The Conservative Party is still hoping to contest the next election even after a defamation ruling against its founder and former leader Colin Craig.

On Friday, Craig was found to have defamed lawyer Jordan Williams when he accused him of being involved in a smear campaign, outlined in a pamphlet Craig published called Dirty Politics and Hidden Agendas which was delivered to more than 1.6 million New Zealand households.

A judge ordered Craig to pay nearly $1.3 million to Williams - the biggest defamation payout in New Zealand history.

Immediately after the verdict, Craig's lawyers began the process of an appeal, saying the jury wrongly disregarded the defence of qualified privilege. They're also unhappy with the size of the financial redress, saying it's excessive.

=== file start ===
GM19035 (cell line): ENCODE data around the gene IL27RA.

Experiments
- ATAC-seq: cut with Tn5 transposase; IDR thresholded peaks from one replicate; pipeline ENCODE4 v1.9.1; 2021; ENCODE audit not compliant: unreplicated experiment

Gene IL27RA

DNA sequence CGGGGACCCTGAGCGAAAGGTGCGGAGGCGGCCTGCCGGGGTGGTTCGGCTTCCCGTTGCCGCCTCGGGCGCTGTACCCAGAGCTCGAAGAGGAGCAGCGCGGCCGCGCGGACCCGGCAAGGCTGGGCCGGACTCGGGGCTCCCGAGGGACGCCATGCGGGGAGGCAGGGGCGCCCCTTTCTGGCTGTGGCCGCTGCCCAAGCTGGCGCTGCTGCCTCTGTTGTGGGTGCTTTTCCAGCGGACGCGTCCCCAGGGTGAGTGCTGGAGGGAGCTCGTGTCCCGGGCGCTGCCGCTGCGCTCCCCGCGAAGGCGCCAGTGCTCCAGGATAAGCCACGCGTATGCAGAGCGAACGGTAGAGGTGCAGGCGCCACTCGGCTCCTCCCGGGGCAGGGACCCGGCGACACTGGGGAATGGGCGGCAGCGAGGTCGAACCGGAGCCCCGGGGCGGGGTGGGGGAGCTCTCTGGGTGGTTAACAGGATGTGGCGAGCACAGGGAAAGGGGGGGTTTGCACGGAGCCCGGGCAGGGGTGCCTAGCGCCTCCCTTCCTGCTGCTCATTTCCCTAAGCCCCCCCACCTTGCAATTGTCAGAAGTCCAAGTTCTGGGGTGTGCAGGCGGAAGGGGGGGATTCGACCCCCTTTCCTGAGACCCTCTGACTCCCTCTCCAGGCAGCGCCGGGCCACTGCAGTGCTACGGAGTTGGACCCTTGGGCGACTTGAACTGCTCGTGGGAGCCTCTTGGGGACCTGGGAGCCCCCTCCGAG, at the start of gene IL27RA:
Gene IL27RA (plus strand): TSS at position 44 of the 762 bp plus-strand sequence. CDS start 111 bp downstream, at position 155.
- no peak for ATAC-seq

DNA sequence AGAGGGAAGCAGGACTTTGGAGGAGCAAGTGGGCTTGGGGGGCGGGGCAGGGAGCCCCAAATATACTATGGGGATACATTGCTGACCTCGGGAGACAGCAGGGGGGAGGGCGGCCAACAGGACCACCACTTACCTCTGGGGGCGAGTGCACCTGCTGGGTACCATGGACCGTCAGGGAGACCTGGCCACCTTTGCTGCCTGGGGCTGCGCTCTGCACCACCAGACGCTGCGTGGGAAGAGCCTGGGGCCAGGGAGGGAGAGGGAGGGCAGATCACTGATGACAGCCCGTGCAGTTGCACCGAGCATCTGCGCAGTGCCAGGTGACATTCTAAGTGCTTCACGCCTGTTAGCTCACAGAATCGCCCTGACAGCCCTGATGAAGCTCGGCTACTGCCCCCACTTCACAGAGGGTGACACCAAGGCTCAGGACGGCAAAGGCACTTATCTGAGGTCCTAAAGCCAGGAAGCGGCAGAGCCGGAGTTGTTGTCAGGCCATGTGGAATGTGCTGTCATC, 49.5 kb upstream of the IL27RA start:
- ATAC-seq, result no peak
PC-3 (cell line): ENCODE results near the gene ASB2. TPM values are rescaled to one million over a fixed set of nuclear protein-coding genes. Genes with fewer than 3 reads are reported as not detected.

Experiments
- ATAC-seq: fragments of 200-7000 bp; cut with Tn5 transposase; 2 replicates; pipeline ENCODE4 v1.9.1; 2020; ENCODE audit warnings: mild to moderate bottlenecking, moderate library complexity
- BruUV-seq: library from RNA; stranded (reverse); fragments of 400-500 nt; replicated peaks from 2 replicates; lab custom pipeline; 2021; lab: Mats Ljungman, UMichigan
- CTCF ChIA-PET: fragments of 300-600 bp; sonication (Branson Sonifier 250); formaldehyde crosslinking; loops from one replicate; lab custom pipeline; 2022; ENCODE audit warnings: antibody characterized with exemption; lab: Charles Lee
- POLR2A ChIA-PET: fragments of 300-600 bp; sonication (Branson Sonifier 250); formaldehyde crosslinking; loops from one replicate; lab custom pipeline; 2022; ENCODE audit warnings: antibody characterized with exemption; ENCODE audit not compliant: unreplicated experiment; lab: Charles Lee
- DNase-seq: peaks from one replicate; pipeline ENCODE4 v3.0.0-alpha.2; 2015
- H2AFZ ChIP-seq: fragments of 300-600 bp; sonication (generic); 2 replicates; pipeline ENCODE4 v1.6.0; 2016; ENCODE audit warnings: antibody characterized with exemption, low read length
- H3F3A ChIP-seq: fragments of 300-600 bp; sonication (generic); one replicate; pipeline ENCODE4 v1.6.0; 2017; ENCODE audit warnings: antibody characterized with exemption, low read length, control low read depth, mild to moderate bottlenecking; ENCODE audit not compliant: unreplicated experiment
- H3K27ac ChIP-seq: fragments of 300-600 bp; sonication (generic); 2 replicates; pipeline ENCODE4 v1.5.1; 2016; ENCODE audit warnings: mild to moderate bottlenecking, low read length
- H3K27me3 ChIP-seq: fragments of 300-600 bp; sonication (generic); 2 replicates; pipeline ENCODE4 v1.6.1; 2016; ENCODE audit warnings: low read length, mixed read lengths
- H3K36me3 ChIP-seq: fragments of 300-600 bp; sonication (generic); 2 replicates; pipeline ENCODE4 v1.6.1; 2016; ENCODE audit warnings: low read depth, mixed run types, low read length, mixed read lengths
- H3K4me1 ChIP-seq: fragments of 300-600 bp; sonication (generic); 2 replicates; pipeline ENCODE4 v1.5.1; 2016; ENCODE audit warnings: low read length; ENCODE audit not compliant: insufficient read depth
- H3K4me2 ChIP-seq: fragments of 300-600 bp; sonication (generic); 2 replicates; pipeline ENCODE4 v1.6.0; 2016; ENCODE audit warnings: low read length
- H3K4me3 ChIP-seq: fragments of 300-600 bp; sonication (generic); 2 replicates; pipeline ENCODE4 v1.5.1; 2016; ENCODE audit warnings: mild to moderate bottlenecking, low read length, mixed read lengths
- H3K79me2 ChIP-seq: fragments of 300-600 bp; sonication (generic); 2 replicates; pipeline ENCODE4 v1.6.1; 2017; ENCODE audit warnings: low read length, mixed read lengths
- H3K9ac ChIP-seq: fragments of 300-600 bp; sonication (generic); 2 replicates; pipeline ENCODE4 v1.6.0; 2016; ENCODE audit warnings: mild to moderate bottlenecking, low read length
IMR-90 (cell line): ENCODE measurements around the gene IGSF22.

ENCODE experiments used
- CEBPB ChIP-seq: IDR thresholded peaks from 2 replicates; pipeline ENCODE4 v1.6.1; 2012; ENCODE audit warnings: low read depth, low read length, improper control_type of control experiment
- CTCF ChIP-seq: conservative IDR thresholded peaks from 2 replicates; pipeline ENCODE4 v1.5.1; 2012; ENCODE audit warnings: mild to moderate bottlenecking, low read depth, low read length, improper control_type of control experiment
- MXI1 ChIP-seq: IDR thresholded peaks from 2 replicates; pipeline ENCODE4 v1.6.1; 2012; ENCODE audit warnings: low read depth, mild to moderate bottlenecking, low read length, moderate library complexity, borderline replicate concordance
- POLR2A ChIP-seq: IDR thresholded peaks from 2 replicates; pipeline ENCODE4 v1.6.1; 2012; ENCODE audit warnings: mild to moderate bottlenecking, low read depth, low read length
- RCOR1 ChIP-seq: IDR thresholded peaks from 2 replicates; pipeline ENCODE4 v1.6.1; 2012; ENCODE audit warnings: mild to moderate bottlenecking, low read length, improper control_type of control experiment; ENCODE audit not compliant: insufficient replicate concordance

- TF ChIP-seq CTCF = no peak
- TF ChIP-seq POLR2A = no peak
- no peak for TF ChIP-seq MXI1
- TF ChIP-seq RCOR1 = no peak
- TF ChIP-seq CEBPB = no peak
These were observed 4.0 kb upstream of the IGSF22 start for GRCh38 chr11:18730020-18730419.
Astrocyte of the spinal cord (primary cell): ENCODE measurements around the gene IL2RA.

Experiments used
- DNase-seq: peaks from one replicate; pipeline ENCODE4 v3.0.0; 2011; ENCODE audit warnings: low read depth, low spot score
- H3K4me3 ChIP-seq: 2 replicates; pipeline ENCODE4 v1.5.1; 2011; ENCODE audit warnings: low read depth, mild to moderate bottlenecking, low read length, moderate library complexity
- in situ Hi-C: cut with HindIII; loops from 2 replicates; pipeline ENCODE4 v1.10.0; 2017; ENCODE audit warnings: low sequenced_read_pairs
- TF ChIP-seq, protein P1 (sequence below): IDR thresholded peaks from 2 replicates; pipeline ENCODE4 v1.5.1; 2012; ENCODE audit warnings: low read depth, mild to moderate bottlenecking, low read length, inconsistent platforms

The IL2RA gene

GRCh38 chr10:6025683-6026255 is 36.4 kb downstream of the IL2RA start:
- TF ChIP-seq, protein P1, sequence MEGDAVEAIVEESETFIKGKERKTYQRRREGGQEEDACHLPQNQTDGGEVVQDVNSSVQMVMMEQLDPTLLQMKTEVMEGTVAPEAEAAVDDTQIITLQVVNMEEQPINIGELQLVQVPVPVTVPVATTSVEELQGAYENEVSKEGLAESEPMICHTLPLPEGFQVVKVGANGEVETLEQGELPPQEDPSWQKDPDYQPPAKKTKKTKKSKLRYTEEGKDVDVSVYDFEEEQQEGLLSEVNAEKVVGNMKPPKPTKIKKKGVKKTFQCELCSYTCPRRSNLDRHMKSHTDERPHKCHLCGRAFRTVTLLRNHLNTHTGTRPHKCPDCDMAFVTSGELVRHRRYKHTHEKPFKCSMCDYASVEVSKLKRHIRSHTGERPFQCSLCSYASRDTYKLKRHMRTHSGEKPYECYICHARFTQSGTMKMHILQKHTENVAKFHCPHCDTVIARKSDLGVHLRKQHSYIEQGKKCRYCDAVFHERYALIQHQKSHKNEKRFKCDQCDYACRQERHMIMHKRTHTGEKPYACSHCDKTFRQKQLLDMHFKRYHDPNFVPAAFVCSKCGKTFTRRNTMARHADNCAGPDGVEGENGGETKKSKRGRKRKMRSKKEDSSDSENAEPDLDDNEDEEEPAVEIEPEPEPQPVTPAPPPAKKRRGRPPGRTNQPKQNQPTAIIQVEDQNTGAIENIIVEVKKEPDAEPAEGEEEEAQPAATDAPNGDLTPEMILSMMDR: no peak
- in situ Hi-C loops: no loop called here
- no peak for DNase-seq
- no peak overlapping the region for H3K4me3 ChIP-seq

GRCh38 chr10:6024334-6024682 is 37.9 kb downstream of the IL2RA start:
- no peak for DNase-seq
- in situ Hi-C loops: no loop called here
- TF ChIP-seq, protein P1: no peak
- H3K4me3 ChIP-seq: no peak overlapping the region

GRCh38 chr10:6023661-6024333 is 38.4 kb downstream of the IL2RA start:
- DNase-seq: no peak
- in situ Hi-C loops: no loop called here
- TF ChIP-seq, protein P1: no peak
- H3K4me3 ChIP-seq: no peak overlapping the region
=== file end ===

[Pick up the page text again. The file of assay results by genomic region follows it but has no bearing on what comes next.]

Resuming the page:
Conservative Party spokesperson Leighton Baker said the door is still open to Craig coming back, but they don't know what his plans are yet.

"If I was in his shoes I probably wouldn't want to," Baker said.

"The guy's put so much time and effort and his own finances into it and he's really been hammered, but that's up to him probably."

Baker said it had been "difficult for the Party for the last fifteen months probably, since the last election", and they're working out what to do next, but don't want voters to forget them.

"We're still pretty keen to push for this election, and keep putting our ideas out there," Baker said. "Whether we get in or whether we just get other people to say 'Hey that's not a bad idea' - either way's a success."

"It's been difficult for the party for the last 15 months probably, since the last election. But I don't think, it's going to be difficult, but it's not impossible."